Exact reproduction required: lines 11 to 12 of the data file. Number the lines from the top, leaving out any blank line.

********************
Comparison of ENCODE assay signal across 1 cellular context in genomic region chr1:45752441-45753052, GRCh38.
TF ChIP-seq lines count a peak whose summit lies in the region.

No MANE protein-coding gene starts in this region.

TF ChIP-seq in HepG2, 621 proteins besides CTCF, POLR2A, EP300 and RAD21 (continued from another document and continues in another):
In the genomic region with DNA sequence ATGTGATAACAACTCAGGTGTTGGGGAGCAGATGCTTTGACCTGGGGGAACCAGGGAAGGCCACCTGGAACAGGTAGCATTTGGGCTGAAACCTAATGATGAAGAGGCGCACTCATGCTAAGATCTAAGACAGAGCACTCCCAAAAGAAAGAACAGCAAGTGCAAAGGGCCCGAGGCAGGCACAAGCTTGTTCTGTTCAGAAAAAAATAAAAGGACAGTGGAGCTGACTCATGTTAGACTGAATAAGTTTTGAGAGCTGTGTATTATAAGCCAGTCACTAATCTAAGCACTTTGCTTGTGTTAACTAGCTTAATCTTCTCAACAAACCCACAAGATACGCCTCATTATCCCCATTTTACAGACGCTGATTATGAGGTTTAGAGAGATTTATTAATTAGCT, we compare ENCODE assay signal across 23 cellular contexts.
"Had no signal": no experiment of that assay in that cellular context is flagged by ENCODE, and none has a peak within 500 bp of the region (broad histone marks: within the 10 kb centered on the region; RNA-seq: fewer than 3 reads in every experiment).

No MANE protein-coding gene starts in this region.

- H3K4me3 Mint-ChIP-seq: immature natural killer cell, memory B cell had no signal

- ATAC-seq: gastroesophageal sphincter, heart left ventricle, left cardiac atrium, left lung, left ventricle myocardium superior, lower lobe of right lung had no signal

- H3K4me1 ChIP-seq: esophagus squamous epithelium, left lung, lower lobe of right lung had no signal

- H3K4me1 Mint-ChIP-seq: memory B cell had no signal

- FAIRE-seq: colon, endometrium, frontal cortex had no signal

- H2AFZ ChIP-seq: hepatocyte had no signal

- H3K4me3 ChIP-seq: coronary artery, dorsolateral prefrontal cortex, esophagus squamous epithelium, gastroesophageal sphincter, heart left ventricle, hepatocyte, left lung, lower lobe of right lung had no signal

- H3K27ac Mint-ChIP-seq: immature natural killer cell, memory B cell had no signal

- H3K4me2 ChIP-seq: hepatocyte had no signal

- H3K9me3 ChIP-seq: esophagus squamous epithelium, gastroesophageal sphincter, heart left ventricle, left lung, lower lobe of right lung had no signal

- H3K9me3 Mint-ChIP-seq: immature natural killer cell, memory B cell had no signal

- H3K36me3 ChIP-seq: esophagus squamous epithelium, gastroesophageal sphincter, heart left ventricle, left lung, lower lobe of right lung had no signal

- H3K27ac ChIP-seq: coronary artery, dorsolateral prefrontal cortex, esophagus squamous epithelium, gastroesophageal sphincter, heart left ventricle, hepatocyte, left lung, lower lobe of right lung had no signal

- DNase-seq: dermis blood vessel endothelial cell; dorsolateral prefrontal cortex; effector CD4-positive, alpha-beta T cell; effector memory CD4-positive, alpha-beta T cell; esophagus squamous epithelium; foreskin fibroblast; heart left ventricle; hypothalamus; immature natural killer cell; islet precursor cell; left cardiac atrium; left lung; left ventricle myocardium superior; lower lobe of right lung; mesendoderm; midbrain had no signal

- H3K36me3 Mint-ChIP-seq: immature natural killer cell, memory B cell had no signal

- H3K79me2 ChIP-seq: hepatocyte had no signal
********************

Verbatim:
- H3K4me1 Mint-ChIP-seq: memory B cell had no signal

- FAIRE-seq: colon, endometrium, frontal cortex had no signal